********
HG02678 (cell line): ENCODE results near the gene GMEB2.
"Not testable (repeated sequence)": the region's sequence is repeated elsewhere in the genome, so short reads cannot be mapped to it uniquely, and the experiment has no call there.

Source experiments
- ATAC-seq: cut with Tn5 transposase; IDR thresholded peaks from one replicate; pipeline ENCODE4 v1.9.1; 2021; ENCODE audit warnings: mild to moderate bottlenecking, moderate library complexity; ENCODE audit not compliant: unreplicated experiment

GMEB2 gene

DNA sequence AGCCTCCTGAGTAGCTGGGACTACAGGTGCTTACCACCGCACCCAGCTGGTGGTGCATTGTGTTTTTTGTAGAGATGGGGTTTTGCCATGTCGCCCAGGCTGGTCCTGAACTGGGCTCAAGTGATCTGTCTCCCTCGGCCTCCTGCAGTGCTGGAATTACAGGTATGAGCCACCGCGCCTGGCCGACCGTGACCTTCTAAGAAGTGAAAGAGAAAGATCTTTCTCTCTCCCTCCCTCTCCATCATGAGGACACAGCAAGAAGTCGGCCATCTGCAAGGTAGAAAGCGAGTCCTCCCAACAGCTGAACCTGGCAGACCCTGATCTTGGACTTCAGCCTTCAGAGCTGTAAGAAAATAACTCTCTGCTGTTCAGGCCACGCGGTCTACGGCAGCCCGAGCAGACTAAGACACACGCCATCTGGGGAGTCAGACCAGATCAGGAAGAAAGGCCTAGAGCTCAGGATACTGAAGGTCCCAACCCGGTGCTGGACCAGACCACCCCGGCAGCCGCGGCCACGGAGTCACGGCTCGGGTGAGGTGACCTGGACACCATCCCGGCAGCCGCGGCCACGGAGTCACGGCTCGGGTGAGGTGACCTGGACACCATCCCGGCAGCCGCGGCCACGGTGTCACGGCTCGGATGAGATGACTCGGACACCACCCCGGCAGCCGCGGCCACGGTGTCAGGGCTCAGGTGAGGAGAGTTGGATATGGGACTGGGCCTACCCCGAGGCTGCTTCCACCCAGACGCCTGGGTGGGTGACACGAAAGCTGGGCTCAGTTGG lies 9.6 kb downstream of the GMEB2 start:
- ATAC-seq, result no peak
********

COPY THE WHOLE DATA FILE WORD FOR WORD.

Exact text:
HG02678 (cell line): ENCODE results near the gene GMEB2.
"Not testable (repeated sequence)": the region's sequence is repeated elsewhere in the genome, so short reads cannot be mapped to it uniquely, and the experiment has no call there.

Source experiments
- ATAC-seq: cut with Tn5 transposase; IDR thresholded peaks from one replicate; pipeline ENCODE4 v1.9.1; 2021; ENCODE audit warnings: mild to moderate bottlenecking, moderate library complexity; ENCODE audit not compliant: unreplicated experiment

GMEB2 gene

DNA sequence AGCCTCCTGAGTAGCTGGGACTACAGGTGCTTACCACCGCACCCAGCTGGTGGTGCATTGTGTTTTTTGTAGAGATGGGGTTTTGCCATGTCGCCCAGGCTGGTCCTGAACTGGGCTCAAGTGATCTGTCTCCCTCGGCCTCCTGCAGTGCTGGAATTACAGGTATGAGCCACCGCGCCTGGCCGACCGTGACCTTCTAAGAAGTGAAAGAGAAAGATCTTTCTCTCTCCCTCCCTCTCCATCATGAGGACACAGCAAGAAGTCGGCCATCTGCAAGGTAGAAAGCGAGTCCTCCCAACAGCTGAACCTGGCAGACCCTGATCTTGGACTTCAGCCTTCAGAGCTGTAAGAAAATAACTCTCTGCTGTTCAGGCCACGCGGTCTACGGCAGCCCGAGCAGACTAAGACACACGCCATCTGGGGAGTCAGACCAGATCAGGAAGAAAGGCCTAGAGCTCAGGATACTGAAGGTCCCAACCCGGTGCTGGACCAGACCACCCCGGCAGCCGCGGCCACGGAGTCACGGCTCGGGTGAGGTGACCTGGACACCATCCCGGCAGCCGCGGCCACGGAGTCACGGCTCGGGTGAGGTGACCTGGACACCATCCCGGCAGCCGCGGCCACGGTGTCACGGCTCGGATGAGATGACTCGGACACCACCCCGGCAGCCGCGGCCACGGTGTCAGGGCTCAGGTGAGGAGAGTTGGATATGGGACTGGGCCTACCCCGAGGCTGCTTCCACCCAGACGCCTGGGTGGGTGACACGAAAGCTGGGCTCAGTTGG lies 9.6 kb downstream of the GMEB2 start:
- ATAC-seq, result no peak